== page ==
Cablex finds space in offshore markets

| November 9, 2010

Adapt to survive and thrive could be the motto for Melbourne-based company Cablex, which traded telecoms for the space race and built a multi-million dollar business.

Nearly 30 years ago Michael Zimmer was working as an apprentice when he stumbled upon a gap in the engineering market.

“He saw a niche for cable assemblies (to deliver data to large machinery), so he went out and started Cablex. Michael started the business from his bedroom and later moved into the family garage,” Heidi Arebs, Cablex General Manager says.

Neither Zimmer nor wife Krebs had a background in electronics or engineering, but hard work and perseverance has driven the company’s success.

“It was all learnt on the ground, we just worked day and night to build it up. We’ve employed people that are in a lot of ways, smarter than us.”

For nearly two decades telecommunications was the core focus. But as the telecoms industry began to gravitate to low-cost base countries like China, it was clear Cablex would need to shift direction if it was going to survive.  

“We looked at other opportunities in major projects, defence, transport and trains, and we’ve been investing in these areas for some years now. Changing from telecoms into transport and rolling stock meant a lot of risk and investment.”

The strategic gamble paid off.  Cablex now employs 140 staff and records annual revenues of more than $15 million.

Headquarters in Melbourne are supported by sites in Brisbane, India and the United States, and an alliance in China.

Cracking the export market

A limited domestic aerospace market has forced Cablex to push its product offshore.  

“70 per cent of our business is aerospace, and 60 per cent of that is export. Transport and telecoms make up the remainder,” Krebs says.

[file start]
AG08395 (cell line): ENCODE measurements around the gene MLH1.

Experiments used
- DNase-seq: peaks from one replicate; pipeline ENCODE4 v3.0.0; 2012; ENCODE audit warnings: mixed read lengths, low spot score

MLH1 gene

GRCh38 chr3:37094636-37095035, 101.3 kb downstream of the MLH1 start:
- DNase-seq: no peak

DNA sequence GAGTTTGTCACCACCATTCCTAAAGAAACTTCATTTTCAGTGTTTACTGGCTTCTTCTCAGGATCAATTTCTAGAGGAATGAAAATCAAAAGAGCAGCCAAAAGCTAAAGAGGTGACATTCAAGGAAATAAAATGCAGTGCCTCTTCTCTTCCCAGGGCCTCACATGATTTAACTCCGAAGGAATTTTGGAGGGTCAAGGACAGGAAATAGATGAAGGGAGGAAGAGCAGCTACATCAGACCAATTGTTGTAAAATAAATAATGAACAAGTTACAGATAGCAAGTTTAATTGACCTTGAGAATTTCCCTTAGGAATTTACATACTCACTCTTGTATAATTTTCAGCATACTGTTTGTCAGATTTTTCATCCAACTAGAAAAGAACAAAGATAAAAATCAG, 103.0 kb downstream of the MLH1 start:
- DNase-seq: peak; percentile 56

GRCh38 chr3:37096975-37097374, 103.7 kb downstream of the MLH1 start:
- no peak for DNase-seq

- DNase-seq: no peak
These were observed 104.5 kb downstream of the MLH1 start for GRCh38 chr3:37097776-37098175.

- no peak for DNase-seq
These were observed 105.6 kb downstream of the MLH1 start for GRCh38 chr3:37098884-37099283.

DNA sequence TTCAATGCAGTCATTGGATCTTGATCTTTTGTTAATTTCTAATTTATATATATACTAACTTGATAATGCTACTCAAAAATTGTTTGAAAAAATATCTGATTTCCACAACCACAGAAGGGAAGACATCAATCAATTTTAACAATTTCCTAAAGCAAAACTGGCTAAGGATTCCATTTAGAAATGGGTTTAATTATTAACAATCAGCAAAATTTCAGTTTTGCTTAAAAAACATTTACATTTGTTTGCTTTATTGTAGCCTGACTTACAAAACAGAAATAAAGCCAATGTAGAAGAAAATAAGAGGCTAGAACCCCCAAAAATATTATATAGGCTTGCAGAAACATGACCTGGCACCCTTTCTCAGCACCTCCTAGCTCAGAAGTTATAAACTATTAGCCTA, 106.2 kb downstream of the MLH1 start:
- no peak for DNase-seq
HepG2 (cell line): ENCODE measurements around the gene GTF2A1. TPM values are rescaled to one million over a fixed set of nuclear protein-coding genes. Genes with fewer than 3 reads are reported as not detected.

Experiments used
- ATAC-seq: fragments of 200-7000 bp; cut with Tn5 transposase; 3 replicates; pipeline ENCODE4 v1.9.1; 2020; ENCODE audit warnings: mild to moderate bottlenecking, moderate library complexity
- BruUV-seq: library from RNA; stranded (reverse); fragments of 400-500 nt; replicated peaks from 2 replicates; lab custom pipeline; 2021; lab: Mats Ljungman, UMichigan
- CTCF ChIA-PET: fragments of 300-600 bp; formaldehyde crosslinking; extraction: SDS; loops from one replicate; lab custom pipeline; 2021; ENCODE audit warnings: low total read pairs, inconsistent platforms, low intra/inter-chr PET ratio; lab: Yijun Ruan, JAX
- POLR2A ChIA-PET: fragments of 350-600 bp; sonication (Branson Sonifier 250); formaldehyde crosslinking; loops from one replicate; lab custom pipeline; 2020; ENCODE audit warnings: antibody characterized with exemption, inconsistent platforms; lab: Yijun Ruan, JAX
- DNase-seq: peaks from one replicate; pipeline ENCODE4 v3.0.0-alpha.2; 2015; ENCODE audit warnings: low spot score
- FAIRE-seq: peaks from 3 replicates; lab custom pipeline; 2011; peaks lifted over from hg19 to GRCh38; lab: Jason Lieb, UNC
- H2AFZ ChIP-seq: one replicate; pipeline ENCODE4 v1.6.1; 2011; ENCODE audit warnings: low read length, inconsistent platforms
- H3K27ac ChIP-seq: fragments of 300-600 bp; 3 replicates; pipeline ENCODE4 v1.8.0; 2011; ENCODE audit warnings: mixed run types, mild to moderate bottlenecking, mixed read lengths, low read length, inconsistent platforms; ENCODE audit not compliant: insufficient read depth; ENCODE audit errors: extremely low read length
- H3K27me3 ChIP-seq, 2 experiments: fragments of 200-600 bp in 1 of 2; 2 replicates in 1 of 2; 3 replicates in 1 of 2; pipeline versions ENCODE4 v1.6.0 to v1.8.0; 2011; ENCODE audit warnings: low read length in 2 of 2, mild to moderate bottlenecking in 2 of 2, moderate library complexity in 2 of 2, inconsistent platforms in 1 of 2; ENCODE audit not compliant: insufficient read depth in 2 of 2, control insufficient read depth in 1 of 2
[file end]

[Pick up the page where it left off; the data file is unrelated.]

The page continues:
Krebs says the government has lent a hand by advocating its capabilities to interested buyers and linking Cablex with export opportunities. Industry bodies such as the Industry Capability Network have also helped the company secure contracts. 

Cablex’s international success was recognized by a commendation in the 2010 Governor of Victoria Export Awards.

 “When foreign companies come looking for suppliers, we are there. We also go to countries like India and France on trade missions to meet suppliers and such, which are very beneficial.”

Train to retain

Operating in high-tech, high-skill but locally underdeveloped industry means talent can be a headache for the company.  

“There is a skills shortage. We’ve brought out engineers on visas to lift the benchmark in terms of the work we’re doing,” Krebs says.

“Training our staff and reinvesting into our people is a big part of our business. The majority of people we employ need to be put through training, our engineers and technicians. We send people offshore for training and we have been supported by the government to train people in the aerospace area.”

The challenge is then how to hang on to talented employees. 

“Retaining staff is an issue. We look at their skill levels and try and move them up, into more challenging positions. There is a growing core group of people that are with us – and staying with us – with good skills and attitudes. The future for the company is very exciting, and that helps retain them,” Krebs says.

For more: Cablex

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